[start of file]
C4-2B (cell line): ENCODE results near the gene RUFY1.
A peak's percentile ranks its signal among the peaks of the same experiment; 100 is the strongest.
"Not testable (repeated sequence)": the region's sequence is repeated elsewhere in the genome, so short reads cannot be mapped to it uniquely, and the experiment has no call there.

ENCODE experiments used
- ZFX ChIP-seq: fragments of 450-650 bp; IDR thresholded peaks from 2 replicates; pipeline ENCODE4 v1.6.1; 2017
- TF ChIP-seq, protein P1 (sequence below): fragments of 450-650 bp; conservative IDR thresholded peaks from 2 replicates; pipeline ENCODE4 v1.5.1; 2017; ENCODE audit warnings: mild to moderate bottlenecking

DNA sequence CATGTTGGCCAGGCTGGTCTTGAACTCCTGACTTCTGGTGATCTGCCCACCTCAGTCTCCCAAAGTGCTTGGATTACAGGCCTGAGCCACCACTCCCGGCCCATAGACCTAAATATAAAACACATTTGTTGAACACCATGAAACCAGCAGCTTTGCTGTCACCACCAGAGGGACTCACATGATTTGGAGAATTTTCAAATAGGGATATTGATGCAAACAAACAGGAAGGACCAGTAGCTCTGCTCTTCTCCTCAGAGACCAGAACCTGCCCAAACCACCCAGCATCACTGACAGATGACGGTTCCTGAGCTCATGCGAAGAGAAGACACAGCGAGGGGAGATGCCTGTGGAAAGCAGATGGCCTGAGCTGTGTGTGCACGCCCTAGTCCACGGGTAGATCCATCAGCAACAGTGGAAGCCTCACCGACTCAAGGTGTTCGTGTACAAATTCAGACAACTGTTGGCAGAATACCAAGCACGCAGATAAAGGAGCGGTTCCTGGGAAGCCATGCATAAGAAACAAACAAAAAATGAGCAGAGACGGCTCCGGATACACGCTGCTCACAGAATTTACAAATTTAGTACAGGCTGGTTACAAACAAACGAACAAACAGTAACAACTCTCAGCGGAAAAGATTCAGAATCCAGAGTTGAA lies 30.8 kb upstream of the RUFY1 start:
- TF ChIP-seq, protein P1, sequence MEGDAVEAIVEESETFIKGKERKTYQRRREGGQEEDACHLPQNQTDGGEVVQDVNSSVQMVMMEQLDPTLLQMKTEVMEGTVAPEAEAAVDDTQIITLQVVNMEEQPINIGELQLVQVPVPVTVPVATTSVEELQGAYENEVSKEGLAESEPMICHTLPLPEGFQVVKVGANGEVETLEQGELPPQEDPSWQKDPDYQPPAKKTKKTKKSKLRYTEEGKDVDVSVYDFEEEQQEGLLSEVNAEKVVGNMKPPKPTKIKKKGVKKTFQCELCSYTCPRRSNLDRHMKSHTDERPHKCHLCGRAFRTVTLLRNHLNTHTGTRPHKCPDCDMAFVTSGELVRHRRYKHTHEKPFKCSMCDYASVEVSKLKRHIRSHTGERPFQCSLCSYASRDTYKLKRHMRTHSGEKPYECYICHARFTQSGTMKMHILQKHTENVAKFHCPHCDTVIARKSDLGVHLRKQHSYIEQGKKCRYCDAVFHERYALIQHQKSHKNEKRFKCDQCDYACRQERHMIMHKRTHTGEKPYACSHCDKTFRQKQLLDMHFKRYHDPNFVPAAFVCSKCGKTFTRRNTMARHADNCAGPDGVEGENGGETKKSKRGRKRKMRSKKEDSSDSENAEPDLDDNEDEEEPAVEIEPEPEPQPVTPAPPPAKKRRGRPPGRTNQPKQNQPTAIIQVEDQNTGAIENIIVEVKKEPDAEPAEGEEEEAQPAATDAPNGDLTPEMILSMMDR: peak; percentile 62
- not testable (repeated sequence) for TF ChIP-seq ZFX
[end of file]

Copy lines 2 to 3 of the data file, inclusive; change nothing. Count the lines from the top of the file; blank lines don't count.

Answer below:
A peak's percentile ranks its signal among the peaks of the same experiment; 100 is the strongest.
"Not testable (repeated sequence)": the region's sequence is repeated elsewhere in the genome, so short reads cannot be mapped to it uniquely, and the experiment has no call there.